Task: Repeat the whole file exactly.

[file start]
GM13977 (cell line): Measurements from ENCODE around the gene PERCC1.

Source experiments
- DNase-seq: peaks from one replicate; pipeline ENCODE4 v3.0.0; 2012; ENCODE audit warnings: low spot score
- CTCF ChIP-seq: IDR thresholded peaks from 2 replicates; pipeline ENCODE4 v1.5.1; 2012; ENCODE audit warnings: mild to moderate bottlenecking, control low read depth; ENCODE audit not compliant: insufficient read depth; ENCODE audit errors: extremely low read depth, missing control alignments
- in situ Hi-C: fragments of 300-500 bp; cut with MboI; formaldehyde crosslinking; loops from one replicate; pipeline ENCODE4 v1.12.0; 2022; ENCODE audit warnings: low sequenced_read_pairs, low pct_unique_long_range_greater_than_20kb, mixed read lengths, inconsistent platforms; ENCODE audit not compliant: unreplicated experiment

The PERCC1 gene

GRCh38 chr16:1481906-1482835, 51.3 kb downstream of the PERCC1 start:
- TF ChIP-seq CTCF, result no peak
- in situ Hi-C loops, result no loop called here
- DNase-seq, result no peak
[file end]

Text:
GM13977 (cell line): Measurements from ENCODE around the gene PERCC1.

Source experiments
- DNase-seq: peaks from one replicate; pipeline ENCODE4 v3.0.0; 2012; ENCODE audit warnings: low spot score
- CTCF ChIP-seq: IDR thresholded peaks from 2 replicates; pipeline ENCODE4 v1.5.1; 2012; ENCODE audit warnings: mild to moderate bottlenecking, control low read depth; ENCODE audit not compliant: insufficient read depth; ENCODE audit errors: extremely low read depth, missing control alignments
- in situ Hi-C: fragments of 300-500 bp; cut with MboI; formaldehyde crosslinking; loops from one replicate; pipeline ENCODE4 v1.12.0; 2022; ENCODE audit warnings: low sequenced_read_pairs, low pct_unique_long_range_greater_than_20kb, mixed read lengths, inconsistent platforms; ENCODE audit not compliant: unreplicated experiment

The PERCC1 gene

GRCh38 chr16:1481906-1482835, 51.3 kb downstream of the PERCC1 start:
- TF ChIP-seq CTCF, result no peak
- in situ Hi-C loops, result no loop called here
- DNase-seq, result no peak